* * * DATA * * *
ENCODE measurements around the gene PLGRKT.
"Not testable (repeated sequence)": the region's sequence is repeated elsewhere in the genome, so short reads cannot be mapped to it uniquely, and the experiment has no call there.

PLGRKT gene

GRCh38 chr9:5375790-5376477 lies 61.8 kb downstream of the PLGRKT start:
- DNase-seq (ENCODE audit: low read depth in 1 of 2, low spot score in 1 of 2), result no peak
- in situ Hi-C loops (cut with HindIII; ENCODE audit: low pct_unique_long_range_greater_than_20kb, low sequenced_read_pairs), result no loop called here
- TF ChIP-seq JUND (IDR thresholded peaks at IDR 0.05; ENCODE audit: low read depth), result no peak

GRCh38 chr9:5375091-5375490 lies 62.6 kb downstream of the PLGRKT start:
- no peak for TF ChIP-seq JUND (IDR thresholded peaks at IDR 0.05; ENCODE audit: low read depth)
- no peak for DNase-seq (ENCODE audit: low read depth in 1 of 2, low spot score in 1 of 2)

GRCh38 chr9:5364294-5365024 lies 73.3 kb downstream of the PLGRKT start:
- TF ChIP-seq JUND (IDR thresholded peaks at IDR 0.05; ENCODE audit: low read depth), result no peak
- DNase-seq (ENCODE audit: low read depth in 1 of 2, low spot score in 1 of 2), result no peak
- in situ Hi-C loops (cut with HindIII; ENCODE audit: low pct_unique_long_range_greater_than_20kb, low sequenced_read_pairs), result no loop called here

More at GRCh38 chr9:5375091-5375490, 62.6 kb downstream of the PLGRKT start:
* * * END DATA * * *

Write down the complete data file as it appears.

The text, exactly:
ENCODE measurements around the gene PLGRKT.
"Not testable (repeated sequence)": the region's sequence is repeated elsewhere in the genome, so short reads cannot be mapped to it uniquely, and the experiment has no call there.

PLGRKT gene

GRCh38 chr9:5375790-5376477 lies 61.8 kb downstream of the PLGRKT start:
- DNase-seq (ENCODE audit: low read depth in 1 of 2, low spot score in 1 of 2), result no peak
- in situ Hi-C loops (cut with HindIII; ENCODE audit: low pct_unique_long_range_greater_than_20kb, low sequenced_read_pairs), result no loop called here
- TF ChIP-seq JUND (IDR thresholded peaks at IDR 0.05; ENCODE audit: low read depth), result no peak

GRCh38 chr9:5375091-5375490 lies 62.6 kb downstream of the PLGRKT start:
- no peak for TF ChIP-seq JUND (IDR thresholded peaks at IDR 0.05; ENCODE audit: low read depth)
- no peak for DNase-seq (ENCODE audit: low read depth in 1 of 2, low spot score in 1 of 2)

GRCh38 chr9:5364294-5365024 lies 73.3 kb downstream of the PLGRKT start:
- TF ChIP-seq JUND (IDR thresholded peaks at IDR 0.05; ENCODE audit: low read depth), result no peak
- DNase-seq (ENCODE audit: low read depth in 1 of 2, low spot score in 1 of 2), result no peak
- in situ Hi-C loops (cut with HindIII; ENCODE audit: low pct_unique_long_range_greater_than_20kb, low sequenced_read_pairs), result no loop called here

More at GRCh38 chr9:5375091-5375490, 62.6 kb downstream of the PLGRKT start: